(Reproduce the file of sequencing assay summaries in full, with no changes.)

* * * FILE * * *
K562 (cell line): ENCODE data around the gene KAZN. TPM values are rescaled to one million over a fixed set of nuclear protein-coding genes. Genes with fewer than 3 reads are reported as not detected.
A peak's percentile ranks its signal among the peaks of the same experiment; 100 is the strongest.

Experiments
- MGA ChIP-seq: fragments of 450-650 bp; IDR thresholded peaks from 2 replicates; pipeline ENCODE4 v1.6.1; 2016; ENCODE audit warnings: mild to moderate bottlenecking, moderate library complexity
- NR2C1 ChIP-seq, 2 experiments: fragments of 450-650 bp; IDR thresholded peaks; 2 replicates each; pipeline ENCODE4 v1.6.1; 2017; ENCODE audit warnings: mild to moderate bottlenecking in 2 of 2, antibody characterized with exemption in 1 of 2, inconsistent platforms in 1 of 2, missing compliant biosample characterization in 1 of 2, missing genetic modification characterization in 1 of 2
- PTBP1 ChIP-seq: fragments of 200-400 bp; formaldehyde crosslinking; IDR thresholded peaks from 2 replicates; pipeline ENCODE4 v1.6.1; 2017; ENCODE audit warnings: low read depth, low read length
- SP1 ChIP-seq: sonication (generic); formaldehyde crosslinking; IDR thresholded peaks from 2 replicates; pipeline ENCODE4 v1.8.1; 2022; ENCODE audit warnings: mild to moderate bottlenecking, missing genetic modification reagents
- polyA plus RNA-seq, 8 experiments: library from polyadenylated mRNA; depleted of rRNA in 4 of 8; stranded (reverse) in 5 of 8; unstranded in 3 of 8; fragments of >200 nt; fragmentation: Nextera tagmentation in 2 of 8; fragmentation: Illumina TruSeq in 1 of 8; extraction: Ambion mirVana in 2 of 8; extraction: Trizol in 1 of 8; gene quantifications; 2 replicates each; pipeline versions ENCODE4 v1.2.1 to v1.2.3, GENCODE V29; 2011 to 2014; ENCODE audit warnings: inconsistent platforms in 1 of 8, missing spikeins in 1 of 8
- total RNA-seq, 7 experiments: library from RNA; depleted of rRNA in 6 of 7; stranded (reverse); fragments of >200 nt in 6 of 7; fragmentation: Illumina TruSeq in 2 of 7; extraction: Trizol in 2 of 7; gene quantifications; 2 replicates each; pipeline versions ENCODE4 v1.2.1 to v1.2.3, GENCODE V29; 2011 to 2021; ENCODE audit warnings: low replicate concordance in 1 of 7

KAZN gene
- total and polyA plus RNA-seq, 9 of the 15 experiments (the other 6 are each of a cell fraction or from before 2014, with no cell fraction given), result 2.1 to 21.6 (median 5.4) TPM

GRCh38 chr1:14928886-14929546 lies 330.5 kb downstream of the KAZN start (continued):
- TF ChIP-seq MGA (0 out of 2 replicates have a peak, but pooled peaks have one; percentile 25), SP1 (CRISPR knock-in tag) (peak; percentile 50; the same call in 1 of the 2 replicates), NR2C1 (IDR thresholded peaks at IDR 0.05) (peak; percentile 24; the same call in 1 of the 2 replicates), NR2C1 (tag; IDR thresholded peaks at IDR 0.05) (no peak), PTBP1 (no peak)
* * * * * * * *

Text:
K562 (cell line): ENCODE data around the gene KAZN. TPM values are rescaled to one million over a fixed set of nuclear protein-coding genes. Genes with fewer than 3 reads are reported as not detected.
A peak's percentile ranks its signal among the peaks of the same experiment; 100 is the strongest.

Experiments
- MGA ChIP-seq: fragments of 450-650 bp; IDR thresholded peaks from 2 replicates; pipeline ENCODE4 v1.6.1; 2016; ENCODE audit warnings: mild to moderate bottlenecking, moderate library complexity
- NR2C1 ChIP-seq, 2 experiments: fragments of 450-650 bp; IDR thresholded peaks; 2 replicates each; pipeline ENCODE4 v1.6.1; 2017; ENCODE audit warnings: mild to moderate bottlenecking in 2 of 2, antibody characterized with exemption in 1 of 2, inconsistent platforms in 1 of 2, missing compliant biosample characterization in 1 of 2, missing genetic modification characterization in 1 of 2
- PTBP1 ChIP-seq: fragments of 200-400 bp; formaldehyde crosslinking; IDR thresholded peaks from 2 replicates; pipeline ENCODE4 v1.6.1; 2017; ENCODE audit warnings: low read depth, low read length
- SP1 ChIP-seq: sonication (generic); formaldehyde crosslinking; IDR thresholded peaks from 2 replicates; pipeline ENCODE4 v1.8.1; 2022; ENCODE audit warnings: mild to moderate bottlenecking, missing genetic modification reagents
- polyA plus RNA-seq, 8 experiments: library from polyadenylated mRNA; depleted of rRNA in 4 of 8; stranded (reverse) in 5 of 8; unstranded in 3 of 8; fragments of >200 nt; fragmentation: Nextera tagmentation in 2 of 8; fragmentation: Illumina TruSeq in 1 of 8; extraction: Ambion mirVana in 2 of 8; extraction: Trizol in 1 of 8; gene quantifications; 2 replicates each; pipeline versions ENCODE4 v1.2.1 to v1.2.3, GENCODE V29; 2011 to 2014; ENCODE audit warnings: inconsistent platforms in 1 of 8, missing spikeins in 1 of 8
- total RNA-seq, 7 experiments: library from RNA; depleted of rRNA in 6 of 7; stranded (reverse); fragments of >200 nt in 6 of 7; fragmentation: Illumina TruSeq in 2 of 7; extraction: Trizol in 2 of 7; gene quantifications; 2 replicates each; pipeline versions ENCODE4 v1.2.1 to v1.2.3, GENCODE V29; 2011 to 2021; ENCODE audit warnings: low replicate concordance in 1 of 7

KAZN gene
- total and polyA plus RNA-seq, 9 of the 15 experiments (the other 6 are each of a cell fraction or from before 2014, with no cell fraction given), result 2.1 to 21.6 (median 5.4) TPM

GRCh38 chr1:14928886-14929546 lies 330.5 kb downstream of the KAZN start (continued):
- TF ChIP-seq MGA (0 out of 2 replicates have a peak, but pooled peaks have one; percentile 25), SP1 (CRISPR knock-in tag) (peak; percentile 50; the same call in 1 of the 2 replicates), NR2C1 (IDR thresholded peaks at IDR 0.05) (peak; percentile 24; the same call in 1 of the 2 replicates), NR2C1 (tag; IDR thresholded peaks at IDR 0.05) (no peak), PTBP1 (no peak)